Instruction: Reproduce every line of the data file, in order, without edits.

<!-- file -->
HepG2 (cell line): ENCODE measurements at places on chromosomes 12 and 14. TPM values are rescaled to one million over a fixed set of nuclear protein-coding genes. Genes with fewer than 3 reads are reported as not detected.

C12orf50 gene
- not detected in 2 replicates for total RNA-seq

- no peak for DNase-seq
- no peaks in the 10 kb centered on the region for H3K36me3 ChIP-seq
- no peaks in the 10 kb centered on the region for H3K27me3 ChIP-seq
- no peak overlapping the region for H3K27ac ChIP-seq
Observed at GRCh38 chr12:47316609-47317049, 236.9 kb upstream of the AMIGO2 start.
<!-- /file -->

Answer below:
HepG2 (cell line): ENCODE measurements at places on chromosomes 12 and 14. TPM values are rescaled to one million over a fixed set of nuclear protein-coding genes. Genes with fewer than 3 reads are reported as not detected.

C12orf50 gene
- not detected in 2 replicates for total RNA-seq

- no peak for DNase-seq
- no peaks in the 10 kb centered on the region for H3K36me3 ChIP-seq
- no peaks in the 10 kb centered on the region for H3K27me3 ChIP-seq
- no peak overlapping the region for H3K27ac ChIP-seq
Observed at GRCh38 chr12:47316609-47317049, 236.9 kb upstream of the AMIGO2 start.